Saturday, 3 June 2017

A Manual For Heartache by Cathy Rentzenbrink @CathyReadsBooks @picadorbooks @CamillaElworthy

When Cathy Rentzenbrink was still a teenager, her happy family was torn apart by an unthinkable tragedy. 
In A Manual for Heartache she describes how she learnt to live with grief and loss and find joy in the world again. She explores how to cope with life at its most difficult and overwhelming and how we can emerge from suffering forever changed, but filled with hope.
This is a moving, warm and uplifting book that offers solidarity and comfort to anyone going through a painful time, whatever it might be. It's a book that will help to soothe an aching heart and assure its readers that they're not alone.

A Manual For Heartache by Cathy Rentzenbrink is published in hardback by Picador on 29 June 2017 and is the author's second book. I read and reviewed her first, The Last Act of Love here on Random Things in July 2015.

Life hurts .... yes, it does. Yes, it bloody well does, and often. Cathy Rentzenbrink begins her book with those two words, and wonders why we are surprised that life hurts us. I like to think we are constantly surprised each time life takes a great big bite out of us because, on the whole, we want to believe that life it great, and fun and full of wonderful things. And, yes, it is, but when it decides to turn against us, it hurts so much, and that hurt is often overwhelming, and hard to deal with. It's often difficult to believe that life will ever be pain free again.

My copy of A Manual for Heartache is full of turned-down page corners; marking some wonderful and wise words that I am determined to remember when life begins to feel sore. When Cathy Rentzenbrink published her first book; The Last Act of Love, she exposed her inner-most feelings, she was so brutally honest about how her brother's death affected her, her words within that book have stayed with me for the two years since I read it.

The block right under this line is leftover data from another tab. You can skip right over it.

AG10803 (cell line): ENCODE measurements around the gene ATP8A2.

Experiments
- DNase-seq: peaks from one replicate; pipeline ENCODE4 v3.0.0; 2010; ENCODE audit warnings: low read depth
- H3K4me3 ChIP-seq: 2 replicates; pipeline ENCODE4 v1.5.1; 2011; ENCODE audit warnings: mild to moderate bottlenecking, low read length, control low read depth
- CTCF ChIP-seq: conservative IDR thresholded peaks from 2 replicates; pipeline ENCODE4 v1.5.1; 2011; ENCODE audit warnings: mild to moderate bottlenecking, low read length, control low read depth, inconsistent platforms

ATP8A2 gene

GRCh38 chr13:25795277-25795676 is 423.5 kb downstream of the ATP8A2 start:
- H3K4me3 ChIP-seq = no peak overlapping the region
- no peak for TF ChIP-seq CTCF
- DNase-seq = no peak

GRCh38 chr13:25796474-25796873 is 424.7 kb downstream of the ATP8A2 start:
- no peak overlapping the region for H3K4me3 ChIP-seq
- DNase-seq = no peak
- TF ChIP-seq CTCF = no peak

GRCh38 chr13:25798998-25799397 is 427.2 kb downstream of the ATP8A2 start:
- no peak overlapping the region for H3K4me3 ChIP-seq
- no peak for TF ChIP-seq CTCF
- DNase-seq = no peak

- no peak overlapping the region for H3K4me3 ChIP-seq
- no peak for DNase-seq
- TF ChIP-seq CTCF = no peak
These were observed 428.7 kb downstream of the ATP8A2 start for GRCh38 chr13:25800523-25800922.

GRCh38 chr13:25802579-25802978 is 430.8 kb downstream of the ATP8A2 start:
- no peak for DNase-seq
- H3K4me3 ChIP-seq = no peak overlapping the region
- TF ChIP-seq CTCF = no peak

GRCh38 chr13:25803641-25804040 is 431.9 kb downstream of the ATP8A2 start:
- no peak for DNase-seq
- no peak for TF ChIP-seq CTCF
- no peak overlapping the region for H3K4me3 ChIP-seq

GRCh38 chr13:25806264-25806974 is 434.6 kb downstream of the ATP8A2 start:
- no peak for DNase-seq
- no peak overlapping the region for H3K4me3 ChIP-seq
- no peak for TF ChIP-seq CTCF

Writing that book didn't heal the author, or take away all of the pain. She's frankly honest within the pages of this latest book about her depression, and how it can floor her for days. She's also done a wonderful thing by sharing her own coping strategies here for other people. Those of us who have experienced personal heartbreak can only benefit from reading A Manual for Heartache, a book that the author herself describes as "a verbal cuddle, or a loving message in a bottle - tossed into the sea to wash up at the feet of someone in need."

Although this book is short and slim (and very beautifully presented), it is absolutely packed full of down to earth wisdom. Cathy Rentzenbrink's  understanding of the human psyche is not the result of years of psychological study, it is down to her truly empathic nature. She realises that some people find it very difficult to talk to someone who is going through heartbreak, she doesn't criticise but she offers solutions. She offers ways of making sure that we can truly care for someone in crisis without being patronising, or frightened ... but by being human, and kind and true.

I really do urge everyone to buy a copy of this book, read it and keep it. Every single one of us will find something in there that will help us, at some point in our life. If you are one of the 'one in four' who have a mental illness; if you lose a loved one, there is something to help you. It doesn't matter if your heartache is personal to you, or is the result of some far flung politician's decision, or due to a terrible story you saw on the news. The author talks about how feeling powerless doesn't mean that we can't do little things to make things feel better, and for me, this was the part of the book that had most effect. As I watch Question Time, or hear Trump's latest speech and feel my heart aching for our future, I will write down five good things about life, or eat cheese on toast, or kiss my husband, and hope that those small, good things will lessen the pain.

A Manual for Heartache is required reading, it is uplifting and wise and truly wonderful.

My thanks to the publisher who sent my copy for review.

Cathy Rentzenbrink was born in Cornwall, grew up in Yorkshire and now lives in London, where she works as a writer and journalist.

She is the author of the Sunday Times bestselling memoir The Last Act of Love, which was shortlisted for the Wellcome Book Prize

Follow her on Twitter @CathyReadsBooks 

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